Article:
Angola's President Says 'No Negotiations' With Dos Santos

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3 February 2020

In an exclusive with DW, Angolan President Joao Lourenco spoke for the first time about allegations against Africa's richest woman, Isabel dos Santos. He also defended his role in a government led by her father.

Reports of corruption have blighted Angola since President Joao Lourenco took office in 2017, despite campaign promises to reform the economy and tackle graft.

In the latest headline-grabbing scandal, Isabel dos Santos, known as Africa's richest woman, was accused of using her father's influence to help build a business empire worth an estimated $2.1 billion (€1.9 billion), in an affair widely known as the Luanda Leaks scandal.

In an exclusive interview with DW's Adrian Kriesch, the Angolan president spoke for the first time about the scandal. Lourenco said no one was exempt in the fight against corruption in Angola, and that there would be "no negotiations" with people who had allegedly taken their assets out of the country illegally.

"There was an opportunity to do so [negotiate]," said Lourenco. "People who were involved in acts of corruption benefited from a six-month period of grace to return assets they illegally took out of the country."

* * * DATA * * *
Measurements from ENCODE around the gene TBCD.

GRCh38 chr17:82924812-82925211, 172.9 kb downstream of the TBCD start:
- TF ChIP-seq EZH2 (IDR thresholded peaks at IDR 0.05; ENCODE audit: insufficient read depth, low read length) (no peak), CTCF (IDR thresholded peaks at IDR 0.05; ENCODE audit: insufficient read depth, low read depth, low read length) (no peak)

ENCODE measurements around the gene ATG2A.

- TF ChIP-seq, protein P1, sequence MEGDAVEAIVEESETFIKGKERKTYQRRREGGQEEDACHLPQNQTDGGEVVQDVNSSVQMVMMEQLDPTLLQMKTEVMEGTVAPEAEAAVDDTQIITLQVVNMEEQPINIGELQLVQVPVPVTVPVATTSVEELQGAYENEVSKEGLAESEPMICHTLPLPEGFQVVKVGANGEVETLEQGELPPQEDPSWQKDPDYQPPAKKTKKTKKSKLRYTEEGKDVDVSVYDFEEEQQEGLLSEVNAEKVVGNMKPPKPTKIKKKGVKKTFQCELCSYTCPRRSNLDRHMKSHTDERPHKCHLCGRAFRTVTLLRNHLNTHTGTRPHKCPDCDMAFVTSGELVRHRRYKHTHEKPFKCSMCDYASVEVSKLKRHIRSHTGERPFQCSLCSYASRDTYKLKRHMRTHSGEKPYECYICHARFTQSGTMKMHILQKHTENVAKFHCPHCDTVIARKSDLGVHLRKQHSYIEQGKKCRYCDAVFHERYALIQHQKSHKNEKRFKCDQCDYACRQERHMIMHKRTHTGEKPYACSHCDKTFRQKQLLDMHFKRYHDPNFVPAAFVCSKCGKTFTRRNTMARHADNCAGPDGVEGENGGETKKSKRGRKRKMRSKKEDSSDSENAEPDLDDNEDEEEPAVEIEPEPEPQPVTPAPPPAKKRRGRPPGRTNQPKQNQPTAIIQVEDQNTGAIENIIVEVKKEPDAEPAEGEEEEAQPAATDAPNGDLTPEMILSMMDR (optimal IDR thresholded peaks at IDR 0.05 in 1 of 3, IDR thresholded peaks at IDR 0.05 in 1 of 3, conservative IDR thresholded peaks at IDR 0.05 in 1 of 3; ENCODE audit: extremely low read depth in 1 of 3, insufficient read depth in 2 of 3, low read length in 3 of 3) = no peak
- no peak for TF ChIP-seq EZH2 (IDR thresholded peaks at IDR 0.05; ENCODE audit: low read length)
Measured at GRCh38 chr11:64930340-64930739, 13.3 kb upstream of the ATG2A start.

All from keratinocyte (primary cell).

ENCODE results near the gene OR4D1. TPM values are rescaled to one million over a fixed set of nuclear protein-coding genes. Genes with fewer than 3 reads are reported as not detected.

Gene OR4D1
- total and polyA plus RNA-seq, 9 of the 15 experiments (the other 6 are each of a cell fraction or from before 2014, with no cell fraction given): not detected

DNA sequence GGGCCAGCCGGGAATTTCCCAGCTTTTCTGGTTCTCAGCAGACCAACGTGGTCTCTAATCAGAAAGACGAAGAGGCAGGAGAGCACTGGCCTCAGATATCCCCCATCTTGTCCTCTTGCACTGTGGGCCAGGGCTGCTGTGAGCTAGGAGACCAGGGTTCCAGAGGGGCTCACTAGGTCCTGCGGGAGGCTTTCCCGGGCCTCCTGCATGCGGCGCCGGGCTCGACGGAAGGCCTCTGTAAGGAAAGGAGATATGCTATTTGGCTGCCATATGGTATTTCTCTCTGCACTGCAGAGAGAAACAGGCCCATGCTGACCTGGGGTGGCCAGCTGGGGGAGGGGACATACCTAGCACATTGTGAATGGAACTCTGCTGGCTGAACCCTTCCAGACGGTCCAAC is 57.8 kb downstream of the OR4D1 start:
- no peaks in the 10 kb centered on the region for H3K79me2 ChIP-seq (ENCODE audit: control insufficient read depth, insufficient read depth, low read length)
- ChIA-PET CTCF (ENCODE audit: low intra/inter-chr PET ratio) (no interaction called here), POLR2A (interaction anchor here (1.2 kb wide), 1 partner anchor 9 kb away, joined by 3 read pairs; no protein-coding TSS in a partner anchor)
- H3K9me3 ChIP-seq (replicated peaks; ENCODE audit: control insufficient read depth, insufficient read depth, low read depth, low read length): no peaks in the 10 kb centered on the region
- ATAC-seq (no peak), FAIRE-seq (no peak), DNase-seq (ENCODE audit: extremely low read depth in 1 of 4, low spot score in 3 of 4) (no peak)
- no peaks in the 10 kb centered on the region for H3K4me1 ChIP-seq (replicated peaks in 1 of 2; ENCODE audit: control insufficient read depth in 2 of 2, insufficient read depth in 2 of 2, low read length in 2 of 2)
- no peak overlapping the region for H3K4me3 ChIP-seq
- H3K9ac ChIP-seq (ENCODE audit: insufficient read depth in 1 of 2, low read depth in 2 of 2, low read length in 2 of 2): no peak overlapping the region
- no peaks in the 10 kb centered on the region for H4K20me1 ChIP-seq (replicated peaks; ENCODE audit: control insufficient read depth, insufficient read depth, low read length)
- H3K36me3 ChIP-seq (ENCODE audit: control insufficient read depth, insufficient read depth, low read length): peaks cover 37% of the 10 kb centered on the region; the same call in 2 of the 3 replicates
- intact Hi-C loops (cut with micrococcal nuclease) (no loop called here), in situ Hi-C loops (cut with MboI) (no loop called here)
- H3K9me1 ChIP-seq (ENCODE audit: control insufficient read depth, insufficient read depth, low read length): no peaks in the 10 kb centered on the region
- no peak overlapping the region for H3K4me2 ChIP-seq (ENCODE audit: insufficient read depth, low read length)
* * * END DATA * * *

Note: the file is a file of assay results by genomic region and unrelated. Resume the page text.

Those alleged grafters include Isabel dos Santos, the eldest daughter of Lourenco's predecessor, Jose Eduardo dos Santos, who served as the president of Angola for 38 years.

Charges after Luanda Leaks investigation

Isabel dos Santos' assets have been frozen in Angola. On January 22, the country's prosecutors charged her with money laundering, influence peddling, harmful management, forgery of documents and other economic crimes during her time as head of the national oil company, Sonangol, from 2016 to 2017.

Lourenco, however, has taken a neutral perspective on the case, at least in public. "It is a judicial matter and I am not the judge," he said, when asked if he wanted to see Isabel dos Santos behind bars.

The charges against Isabel dos Santos were brought after an investigation into the scandal led by the International Consortium of Investigative Journalists (ICIJ) using more than 715,000 leaked files. She has vehemently denied the accusations, and claims she is the target of political persecution.

'Chance for change'

Responding to criticism from opposition representatives who have said Angola's justice system is still not independent, Lourenco said while it "may have been the case in the past...today they have absolute liberty to act. That is the reason why there are so many trials, particularly related to corruption."

Lourenco acknowledged his role in working under the country's ex-president and African oil mogul, and said he remains committed to tackling the country's graft problem.

"He [dos Santos] stayed in power for almost 40 years," said Lourenco. "We were all part of the system.

"It is precisely because I have seen these high levels of corruption -- and because I think that situation shouldn't continue -- that we are fighting what we have seen for decades," he said. "We now have got a chance for change. And this is the right time to do it."

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